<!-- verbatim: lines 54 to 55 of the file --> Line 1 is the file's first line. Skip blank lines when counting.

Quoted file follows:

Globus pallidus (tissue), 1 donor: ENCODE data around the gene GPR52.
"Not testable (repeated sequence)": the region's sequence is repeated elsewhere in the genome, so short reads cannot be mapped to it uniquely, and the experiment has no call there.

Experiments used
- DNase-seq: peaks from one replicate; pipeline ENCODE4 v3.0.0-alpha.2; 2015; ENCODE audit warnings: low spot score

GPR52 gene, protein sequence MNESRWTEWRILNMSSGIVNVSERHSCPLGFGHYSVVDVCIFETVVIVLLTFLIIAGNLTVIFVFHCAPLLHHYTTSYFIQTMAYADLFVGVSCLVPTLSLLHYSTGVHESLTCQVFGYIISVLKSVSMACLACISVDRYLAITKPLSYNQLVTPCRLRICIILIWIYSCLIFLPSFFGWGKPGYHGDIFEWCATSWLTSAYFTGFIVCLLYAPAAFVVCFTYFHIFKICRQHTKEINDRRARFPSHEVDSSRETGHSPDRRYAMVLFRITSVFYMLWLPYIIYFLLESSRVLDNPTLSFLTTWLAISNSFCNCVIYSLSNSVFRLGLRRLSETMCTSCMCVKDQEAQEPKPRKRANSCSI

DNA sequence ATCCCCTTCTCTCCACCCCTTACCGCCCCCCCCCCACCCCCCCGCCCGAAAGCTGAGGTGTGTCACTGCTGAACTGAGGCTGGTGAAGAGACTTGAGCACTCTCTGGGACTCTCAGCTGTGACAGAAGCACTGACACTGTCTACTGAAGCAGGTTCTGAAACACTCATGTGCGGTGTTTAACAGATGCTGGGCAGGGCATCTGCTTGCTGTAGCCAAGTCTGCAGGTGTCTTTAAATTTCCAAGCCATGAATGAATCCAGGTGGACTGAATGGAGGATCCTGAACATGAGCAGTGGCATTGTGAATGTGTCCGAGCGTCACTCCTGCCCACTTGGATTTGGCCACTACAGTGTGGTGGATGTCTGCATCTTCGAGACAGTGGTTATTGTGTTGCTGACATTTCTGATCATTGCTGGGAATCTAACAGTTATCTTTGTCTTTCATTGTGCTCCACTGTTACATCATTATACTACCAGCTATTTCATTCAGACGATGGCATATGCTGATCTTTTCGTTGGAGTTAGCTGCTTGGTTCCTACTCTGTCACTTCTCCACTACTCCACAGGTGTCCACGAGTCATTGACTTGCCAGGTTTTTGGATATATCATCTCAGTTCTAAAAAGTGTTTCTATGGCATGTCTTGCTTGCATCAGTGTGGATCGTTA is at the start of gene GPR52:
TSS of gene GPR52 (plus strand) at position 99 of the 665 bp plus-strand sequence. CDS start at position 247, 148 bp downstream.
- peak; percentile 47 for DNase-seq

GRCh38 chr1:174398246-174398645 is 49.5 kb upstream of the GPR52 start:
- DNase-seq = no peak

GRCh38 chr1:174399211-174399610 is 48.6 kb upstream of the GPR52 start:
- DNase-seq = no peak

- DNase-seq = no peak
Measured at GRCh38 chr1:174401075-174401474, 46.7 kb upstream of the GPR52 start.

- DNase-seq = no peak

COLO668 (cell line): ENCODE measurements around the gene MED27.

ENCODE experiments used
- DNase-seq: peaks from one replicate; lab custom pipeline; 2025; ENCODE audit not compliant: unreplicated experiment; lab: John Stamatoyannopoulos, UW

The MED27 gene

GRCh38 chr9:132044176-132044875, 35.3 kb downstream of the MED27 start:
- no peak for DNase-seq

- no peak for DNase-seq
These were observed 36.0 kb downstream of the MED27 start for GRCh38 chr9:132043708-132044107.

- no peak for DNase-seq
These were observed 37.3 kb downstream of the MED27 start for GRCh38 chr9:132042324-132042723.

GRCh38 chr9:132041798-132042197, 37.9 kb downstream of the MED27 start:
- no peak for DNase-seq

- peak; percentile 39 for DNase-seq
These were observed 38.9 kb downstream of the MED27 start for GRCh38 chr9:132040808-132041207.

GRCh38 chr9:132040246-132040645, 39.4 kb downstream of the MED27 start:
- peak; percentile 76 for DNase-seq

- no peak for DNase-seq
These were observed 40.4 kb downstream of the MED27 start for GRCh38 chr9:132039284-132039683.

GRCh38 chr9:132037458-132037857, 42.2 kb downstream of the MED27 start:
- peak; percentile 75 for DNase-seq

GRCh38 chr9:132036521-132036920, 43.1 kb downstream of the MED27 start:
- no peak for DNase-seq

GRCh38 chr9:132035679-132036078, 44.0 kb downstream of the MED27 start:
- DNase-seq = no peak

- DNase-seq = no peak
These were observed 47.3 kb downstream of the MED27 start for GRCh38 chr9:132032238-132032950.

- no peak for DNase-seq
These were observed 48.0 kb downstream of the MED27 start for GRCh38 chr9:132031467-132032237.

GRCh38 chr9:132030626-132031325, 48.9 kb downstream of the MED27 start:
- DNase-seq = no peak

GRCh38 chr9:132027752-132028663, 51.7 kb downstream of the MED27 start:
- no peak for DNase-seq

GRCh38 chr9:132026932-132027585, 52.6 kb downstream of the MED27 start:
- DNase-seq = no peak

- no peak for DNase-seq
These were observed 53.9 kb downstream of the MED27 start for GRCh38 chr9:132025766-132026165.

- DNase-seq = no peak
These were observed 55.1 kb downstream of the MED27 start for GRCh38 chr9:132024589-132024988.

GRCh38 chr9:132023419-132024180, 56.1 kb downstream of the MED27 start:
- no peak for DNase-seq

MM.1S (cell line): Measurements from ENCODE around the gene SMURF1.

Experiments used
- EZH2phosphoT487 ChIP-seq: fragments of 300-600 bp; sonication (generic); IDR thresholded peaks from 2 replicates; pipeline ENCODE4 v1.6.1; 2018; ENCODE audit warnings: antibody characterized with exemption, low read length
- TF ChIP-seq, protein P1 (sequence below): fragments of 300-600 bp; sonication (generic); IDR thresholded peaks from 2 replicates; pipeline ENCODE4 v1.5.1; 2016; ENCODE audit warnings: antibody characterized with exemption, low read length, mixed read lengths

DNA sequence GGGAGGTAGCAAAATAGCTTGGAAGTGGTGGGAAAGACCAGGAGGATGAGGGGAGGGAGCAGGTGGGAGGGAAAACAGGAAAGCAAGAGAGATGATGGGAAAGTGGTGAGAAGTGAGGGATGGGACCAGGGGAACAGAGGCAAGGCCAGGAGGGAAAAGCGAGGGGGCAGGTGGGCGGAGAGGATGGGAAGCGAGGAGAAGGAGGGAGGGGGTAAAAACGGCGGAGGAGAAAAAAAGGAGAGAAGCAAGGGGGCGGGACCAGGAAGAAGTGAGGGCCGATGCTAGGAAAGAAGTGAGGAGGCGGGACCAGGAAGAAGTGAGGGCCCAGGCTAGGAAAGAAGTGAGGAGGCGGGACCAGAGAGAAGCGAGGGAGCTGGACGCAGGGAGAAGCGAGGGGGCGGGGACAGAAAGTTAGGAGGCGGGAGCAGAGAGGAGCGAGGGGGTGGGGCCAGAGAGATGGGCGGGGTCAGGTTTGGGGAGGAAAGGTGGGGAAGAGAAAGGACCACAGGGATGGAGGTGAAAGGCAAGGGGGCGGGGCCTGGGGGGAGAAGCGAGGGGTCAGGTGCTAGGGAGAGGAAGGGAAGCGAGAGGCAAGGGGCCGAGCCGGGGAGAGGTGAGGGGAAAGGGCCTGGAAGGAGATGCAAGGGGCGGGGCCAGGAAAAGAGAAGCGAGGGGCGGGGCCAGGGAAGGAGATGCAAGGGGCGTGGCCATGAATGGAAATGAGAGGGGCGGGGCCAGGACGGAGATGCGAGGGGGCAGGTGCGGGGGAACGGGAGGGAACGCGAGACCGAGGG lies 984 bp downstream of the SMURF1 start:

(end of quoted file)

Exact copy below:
GRCh38 chr9:132023419-132024180, 56.1 kb downstream of the MED27 start:
- no peak for DNase-seq